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Moves to extend HECS relief to nurses

The federal Minister for Health, Tanya Plibersek says she will investigate calls by the National Rural Health Students’ Network for nurses and allied health professionals to be included in the HECS reimbursement scheme.

The federal government will investigate an expansion of the HECS reimbursement scheme to include nursing and allied health professionals in an effort to attract more graduates to work in rural and regional areas.

The Minister for Health Tanya Plibersek has responded to calls from student and professional peak bodies to widen the pool of health professionals that are eligible to receive HECS relief in return for working in hard to staff areas.

Plibersek told Parliament on June 21 that she would work with the Minister for Tertiary Education, Chris Evans, to look at expanding the scheme, which is currently only available to medical graduates.

Last year the federal government spent $7 million on the scheme attracting 530 doctors to work in rural communities.

Plibersek said her office had met with the National Rural Health Students’ Network about their action plan for the future of rural health in Australia which included a recommendation to expand the scheme to nurses and allied health professionals.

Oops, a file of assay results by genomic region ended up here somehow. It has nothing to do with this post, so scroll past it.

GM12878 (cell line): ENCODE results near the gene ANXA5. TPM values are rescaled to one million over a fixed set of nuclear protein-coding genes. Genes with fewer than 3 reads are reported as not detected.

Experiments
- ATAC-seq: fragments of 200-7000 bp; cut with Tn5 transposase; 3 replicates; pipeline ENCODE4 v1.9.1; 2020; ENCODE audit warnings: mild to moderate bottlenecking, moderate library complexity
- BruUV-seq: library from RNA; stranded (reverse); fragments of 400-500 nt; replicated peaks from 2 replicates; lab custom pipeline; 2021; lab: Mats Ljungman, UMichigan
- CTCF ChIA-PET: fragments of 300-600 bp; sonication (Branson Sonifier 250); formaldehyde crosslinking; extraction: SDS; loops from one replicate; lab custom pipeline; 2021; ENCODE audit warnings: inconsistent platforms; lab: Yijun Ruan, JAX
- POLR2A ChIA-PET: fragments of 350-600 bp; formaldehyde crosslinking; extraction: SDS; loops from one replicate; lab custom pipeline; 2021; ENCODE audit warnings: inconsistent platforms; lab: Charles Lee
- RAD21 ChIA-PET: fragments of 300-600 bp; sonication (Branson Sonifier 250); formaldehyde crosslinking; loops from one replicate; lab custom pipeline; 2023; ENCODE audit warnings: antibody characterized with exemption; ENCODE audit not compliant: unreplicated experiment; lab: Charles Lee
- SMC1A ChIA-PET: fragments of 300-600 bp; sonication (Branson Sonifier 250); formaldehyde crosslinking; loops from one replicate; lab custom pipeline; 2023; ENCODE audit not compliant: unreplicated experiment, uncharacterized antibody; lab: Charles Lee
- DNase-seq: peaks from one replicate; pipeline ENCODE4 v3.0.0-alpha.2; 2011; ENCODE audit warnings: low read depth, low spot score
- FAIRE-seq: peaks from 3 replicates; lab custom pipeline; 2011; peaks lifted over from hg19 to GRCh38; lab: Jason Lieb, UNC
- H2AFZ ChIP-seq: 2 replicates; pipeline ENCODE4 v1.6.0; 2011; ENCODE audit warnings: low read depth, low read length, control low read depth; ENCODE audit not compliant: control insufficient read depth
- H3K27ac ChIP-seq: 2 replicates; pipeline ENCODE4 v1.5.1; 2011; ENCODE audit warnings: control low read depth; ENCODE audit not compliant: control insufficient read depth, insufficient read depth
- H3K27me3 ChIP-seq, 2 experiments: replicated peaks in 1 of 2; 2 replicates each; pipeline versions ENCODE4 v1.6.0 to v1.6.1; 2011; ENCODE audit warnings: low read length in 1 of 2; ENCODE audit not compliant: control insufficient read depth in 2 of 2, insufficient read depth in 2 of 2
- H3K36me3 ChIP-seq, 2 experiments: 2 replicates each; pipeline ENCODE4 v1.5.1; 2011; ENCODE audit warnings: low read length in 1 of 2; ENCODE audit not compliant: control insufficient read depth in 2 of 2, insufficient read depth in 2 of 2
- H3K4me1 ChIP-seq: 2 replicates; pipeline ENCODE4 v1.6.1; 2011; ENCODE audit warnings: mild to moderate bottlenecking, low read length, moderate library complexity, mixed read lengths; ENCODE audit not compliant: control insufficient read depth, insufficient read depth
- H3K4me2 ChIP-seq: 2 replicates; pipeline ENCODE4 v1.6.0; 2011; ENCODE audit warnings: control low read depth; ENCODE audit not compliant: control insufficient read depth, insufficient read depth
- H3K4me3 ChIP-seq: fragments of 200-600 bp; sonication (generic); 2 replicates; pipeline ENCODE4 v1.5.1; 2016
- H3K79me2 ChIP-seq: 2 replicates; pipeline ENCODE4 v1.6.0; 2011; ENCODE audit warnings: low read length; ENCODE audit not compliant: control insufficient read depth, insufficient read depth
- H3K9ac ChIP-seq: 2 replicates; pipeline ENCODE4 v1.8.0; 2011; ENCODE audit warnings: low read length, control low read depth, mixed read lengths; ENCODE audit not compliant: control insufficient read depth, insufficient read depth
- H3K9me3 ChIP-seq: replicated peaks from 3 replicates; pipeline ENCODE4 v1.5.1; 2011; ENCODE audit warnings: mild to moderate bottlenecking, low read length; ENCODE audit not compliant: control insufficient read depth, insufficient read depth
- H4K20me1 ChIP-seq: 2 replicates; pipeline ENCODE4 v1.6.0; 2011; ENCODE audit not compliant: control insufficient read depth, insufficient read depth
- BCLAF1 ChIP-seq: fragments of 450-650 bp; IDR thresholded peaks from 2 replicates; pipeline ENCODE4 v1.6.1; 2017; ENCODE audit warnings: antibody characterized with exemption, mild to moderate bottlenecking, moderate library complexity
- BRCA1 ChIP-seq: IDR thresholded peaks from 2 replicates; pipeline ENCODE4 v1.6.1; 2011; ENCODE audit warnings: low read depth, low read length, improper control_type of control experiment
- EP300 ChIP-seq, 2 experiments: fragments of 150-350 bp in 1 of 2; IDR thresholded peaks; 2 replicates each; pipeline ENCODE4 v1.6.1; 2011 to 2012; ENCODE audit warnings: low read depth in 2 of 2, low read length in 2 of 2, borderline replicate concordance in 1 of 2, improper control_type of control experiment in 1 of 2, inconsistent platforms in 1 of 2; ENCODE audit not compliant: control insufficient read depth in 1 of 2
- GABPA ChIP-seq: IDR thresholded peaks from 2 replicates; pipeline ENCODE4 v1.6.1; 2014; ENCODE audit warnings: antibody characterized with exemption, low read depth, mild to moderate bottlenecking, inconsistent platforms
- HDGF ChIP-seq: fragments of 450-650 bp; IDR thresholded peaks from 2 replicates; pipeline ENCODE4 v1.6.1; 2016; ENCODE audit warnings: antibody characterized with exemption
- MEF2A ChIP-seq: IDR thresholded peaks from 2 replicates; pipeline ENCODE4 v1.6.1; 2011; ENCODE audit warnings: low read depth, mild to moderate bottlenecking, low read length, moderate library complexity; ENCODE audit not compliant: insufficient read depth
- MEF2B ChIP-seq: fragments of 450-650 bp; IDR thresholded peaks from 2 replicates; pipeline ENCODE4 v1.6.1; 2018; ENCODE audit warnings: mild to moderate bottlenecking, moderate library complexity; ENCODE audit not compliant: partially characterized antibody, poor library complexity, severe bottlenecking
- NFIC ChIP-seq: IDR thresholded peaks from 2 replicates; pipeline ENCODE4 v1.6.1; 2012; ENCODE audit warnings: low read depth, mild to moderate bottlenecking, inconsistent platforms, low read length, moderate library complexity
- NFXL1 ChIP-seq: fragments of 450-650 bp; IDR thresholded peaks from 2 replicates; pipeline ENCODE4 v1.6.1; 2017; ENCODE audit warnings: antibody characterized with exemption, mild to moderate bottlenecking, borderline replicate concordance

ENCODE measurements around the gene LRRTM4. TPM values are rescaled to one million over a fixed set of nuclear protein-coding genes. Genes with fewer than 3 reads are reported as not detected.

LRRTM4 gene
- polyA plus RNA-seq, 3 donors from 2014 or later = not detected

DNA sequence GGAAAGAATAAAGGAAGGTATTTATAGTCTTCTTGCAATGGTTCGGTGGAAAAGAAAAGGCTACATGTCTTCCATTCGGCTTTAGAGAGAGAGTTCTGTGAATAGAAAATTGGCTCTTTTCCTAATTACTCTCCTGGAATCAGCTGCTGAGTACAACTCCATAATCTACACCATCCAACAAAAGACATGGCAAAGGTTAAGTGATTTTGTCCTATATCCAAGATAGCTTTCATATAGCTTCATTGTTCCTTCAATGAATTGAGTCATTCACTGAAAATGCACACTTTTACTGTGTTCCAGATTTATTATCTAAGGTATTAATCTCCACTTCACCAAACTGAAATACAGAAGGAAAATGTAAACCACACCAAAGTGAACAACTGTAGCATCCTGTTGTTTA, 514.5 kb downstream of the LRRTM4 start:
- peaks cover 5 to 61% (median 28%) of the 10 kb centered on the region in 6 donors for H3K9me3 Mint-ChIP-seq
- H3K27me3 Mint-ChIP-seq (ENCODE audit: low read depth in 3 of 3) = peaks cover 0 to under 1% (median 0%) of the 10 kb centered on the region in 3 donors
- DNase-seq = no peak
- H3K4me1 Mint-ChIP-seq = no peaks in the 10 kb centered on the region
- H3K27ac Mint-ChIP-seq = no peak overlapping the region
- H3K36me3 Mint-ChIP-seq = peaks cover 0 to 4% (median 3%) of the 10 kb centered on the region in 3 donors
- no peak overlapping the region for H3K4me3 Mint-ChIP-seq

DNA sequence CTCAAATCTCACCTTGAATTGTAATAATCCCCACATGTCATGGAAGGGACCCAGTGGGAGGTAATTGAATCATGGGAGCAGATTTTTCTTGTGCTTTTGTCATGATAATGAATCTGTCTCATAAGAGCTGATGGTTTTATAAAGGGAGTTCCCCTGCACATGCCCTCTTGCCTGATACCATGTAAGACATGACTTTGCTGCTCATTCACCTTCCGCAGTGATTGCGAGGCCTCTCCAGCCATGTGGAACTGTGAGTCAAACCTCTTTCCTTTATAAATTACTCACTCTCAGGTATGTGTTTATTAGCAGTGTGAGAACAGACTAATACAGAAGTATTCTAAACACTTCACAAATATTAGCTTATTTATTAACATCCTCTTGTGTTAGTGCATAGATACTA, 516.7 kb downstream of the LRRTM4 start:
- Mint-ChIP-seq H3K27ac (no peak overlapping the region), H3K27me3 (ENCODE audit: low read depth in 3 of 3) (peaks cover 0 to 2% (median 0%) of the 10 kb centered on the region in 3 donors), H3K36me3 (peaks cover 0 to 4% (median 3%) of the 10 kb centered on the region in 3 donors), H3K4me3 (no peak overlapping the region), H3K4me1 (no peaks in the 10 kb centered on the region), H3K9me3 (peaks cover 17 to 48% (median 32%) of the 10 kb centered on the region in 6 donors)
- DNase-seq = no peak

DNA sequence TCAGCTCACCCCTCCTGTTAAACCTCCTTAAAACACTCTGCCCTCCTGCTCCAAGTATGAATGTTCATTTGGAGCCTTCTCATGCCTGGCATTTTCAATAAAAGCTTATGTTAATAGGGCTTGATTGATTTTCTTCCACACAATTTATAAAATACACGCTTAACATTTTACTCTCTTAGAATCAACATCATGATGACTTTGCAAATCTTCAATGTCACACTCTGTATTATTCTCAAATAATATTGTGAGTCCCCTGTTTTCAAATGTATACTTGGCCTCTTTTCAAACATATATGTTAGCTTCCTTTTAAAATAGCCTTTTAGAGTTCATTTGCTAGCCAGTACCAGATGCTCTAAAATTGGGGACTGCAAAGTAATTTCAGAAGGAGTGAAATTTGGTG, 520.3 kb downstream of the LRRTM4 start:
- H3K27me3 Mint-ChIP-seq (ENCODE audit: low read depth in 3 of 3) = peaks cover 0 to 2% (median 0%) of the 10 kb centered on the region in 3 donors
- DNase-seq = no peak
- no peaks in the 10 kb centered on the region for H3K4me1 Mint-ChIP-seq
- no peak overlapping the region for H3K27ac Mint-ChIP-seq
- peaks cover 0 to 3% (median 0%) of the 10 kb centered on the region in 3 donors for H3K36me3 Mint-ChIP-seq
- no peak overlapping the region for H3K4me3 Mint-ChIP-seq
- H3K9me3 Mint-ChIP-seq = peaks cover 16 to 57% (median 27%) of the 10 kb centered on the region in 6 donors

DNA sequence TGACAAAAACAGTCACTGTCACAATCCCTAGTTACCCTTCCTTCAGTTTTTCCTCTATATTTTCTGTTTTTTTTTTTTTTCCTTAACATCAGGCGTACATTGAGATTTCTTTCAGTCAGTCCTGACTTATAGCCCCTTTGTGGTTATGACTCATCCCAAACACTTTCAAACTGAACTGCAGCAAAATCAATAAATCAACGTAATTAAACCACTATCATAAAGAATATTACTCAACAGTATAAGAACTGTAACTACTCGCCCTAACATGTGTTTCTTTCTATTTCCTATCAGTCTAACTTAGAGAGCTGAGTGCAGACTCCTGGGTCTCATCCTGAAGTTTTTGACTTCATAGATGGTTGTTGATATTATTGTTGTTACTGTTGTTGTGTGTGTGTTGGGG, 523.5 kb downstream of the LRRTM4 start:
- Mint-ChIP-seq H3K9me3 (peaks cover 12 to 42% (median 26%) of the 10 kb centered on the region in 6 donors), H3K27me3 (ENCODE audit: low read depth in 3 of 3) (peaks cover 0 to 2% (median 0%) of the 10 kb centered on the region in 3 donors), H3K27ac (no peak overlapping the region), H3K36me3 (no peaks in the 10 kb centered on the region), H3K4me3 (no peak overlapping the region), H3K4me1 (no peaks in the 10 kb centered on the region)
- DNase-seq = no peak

Independent MP Tony Windsor welcomed the minister’s commitment in Parliament to investigate the issue. “Health graduates from a variety of disciplines should be encouraged to work in regional areas,” he said.

Calls to expand the incentive are also supported by Rural Health Workforce Australia and the Royal Flying Doctor Service.

Margie Mahon, director of workforce programs at Rural Health Workforce Australia also raised the issue at a recent senate inquiry into the factors affecting the supply of health services.

“If we are serious about creating a multidisciplinary workforce in the bush, a starting point must be the HECS reimbursement scheme currently offered to medical students. This should be expanded to other health professions,” she said.

Plibersek said there was clear evidence that local training was important to meet the needs of local communities.

“We know that people who come from, or study in, rural and regional communities end up working in and staying in those communities.”

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